ITIL v3: Still No RushThree years on and there's still no compelling reason to switch to ITIL v3, writes ITSMWatch columnist Rob England, a.k.a. The IT Skeptic.
Why not, you ask? Two years ago, I looked at this question in an article here on ITSM Watch. I gave five reasons:
- There is nothing much wrong with ITIL v2;
- Version 3 is too big with no help available on getting there;
- It's is too raw and nobody understands it properly yet;
- Only a small proportion of the community are advanced enough to need v3; and
- Version 3 certification isnt even ready yet.
v2 works. It is good. Ill bet you never thought you would hear me that. But it does and it is. I have been critical of aspects of v2 but overall it is a fine body of knowledge. If v2 worked for a business last year, why wouldnt it work this year?
My home PC is a Pentium3 (and it runs SimCity3, which is really all I ask). My phone is an old i-Mate PocketPC: a big chunky tablet, no fancy keyboards, no 3G, no WiFi For many years I drove a 1974 Holden HQ Kingswood. That will mean something to only a tiny minority of readers but if I tell you it had a bench front seat that sat three people, and a three-on-the-tree column shift, youll get the idea.
The point is these things work. They met the need back then so why not now? In business as in life sometimes the requirements change and so must the supporting infrastructure but sometimes they dont. Or the move can be delayed until the infrastructure is ready. Not only does v2 work well, but v3 is a big ask. If v2 taught us how to walk, v3 teaches us how to run. The trouble is many organisations are still sitting down. Only some organisations have already embarked on the ITIL journey and many are not that far along the road. Id hazard a guess that maybe only ten percent of sites are ready to make use of the more advanced aspects of v3.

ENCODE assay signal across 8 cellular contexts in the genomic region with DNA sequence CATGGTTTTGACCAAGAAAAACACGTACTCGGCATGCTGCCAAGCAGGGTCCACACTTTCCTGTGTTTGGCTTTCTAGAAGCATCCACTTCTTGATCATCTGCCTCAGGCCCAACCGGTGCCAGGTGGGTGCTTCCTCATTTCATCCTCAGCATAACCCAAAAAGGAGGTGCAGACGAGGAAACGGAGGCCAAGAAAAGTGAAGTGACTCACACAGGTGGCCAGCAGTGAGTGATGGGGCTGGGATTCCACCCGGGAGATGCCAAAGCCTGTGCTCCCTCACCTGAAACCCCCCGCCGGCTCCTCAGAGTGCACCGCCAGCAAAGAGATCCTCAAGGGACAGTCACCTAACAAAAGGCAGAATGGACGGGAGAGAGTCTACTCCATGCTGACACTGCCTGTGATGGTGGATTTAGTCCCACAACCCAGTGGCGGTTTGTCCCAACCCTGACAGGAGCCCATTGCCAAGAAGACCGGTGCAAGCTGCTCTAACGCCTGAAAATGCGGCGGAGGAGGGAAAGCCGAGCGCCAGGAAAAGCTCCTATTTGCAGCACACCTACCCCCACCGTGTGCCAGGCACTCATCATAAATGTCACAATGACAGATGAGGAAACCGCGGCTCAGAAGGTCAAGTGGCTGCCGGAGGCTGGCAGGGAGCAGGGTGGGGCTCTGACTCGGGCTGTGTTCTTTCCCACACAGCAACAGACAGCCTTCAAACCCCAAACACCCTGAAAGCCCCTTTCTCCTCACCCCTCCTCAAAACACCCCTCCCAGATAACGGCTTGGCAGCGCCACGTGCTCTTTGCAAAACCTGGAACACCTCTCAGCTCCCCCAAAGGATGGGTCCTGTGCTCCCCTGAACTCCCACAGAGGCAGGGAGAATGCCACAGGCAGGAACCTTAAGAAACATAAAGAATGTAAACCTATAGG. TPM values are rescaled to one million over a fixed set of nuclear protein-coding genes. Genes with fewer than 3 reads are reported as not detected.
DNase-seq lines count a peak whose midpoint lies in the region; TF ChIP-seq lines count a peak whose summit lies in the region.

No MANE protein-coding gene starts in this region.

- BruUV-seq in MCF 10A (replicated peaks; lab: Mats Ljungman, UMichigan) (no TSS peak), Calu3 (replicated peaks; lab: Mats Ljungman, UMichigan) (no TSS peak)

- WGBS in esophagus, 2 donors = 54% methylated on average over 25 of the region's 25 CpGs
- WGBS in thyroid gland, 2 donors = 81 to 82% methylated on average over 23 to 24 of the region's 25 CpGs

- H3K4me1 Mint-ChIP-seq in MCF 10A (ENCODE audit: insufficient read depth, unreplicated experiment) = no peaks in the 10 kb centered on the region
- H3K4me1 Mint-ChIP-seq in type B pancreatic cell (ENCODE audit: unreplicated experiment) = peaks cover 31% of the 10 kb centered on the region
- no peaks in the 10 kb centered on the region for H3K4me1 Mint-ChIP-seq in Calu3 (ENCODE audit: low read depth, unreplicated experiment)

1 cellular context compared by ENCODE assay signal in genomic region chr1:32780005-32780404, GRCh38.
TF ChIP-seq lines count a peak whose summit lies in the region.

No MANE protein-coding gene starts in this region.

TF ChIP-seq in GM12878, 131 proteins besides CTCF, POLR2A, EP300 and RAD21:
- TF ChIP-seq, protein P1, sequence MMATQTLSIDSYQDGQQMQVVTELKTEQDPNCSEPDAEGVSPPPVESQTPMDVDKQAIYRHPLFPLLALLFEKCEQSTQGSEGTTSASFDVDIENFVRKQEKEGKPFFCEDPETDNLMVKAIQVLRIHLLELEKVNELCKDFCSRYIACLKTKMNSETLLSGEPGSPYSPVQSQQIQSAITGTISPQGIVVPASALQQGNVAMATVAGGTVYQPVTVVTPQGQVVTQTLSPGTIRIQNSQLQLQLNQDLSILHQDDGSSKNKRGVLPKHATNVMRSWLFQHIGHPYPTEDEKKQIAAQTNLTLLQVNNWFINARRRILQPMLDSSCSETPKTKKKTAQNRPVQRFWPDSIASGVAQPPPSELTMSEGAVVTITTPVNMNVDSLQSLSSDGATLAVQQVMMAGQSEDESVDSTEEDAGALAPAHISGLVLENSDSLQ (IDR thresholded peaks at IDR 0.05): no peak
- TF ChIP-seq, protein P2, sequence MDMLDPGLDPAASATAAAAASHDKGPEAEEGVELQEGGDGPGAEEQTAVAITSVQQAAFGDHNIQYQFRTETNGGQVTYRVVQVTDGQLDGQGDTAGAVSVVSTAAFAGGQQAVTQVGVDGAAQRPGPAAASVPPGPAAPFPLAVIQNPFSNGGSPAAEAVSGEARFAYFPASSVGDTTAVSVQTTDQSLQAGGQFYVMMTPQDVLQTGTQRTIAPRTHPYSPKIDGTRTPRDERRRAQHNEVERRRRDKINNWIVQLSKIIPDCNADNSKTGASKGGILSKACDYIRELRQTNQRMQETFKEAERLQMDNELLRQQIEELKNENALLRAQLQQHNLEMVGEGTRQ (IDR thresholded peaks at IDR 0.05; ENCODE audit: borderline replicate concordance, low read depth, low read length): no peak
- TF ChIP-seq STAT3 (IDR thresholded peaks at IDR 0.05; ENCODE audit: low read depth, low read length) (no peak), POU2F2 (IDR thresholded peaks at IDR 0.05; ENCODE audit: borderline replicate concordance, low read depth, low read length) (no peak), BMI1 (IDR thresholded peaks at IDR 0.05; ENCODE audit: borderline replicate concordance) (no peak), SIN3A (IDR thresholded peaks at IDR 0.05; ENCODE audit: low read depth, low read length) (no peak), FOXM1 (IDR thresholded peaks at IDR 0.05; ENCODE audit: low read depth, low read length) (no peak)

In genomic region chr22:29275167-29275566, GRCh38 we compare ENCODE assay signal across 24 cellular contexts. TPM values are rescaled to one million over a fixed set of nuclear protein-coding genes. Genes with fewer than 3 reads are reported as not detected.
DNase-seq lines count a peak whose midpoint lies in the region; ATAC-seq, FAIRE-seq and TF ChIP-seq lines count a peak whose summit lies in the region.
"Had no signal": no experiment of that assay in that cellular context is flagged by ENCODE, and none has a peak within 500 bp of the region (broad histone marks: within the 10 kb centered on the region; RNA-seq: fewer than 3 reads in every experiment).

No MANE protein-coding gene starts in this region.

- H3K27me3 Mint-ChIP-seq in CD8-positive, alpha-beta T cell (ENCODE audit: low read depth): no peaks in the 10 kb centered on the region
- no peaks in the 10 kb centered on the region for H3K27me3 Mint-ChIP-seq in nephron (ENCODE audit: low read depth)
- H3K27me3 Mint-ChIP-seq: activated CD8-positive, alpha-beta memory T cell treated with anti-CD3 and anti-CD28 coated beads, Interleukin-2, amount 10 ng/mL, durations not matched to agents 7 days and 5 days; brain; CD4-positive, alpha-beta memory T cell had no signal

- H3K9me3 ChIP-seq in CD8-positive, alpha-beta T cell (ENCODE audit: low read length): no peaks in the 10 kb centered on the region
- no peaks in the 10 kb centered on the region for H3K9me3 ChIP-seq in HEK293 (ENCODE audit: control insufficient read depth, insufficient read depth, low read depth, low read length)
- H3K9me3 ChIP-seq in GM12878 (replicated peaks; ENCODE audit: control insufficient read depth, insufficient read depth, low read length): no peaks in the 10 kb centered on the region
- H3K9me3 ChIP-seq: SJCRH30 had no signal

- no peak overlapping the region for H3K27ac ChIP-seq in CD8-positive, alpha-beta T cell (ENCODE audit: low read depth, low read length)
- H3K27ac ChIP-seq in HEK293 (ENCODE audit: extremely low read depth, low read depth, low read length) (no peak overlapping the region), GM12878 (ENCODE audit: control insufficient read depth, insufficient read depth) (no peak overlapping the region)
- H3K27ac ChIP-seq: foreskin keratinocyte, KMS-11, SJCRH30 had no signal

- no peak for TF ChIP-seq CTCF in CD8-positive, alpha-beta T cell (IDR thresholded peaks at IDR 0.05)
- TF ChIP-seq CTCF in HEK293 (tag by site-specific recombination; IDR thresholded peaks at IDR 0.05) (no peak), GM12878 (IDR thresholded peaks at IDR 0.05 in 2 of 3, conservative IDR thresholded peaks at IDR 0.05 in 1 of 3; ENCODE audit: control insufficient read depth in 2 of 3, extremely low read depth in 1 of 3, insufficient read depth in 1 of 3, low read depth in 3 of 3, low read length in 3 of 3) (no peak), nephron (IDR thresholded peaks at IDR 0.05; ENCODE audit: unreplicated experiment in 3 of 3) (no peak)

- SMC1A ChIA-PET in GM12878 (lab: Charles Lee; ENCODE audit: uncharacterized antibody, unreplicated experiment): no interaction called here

Starting with v3
Certainly there is an attraction in starting out with v3 so you dont need to convert later. Do not rush into this decision. For beginners or less advanced sites, there is currently little information about how to get to the higher standards of v3 in any graduated or phased manner.
As a result of integrating all the "Lost Books" of ITIL v2 (how many know that there are 9 or 11 books in ITIL v2?), ITIL v3 is an order of magnitude broader and more complex than the red and blue books of v2 that most people work with. This is an advance for the industry, a step up in competency. Unfortunately, it is only a step up if you are already standing on the ITIL v2 step. If you have not embarked on the service management journey yet, then v3 represents a high wall. Chuck the Five Core ITIL v3 Books at a beginner and they'd run screaming.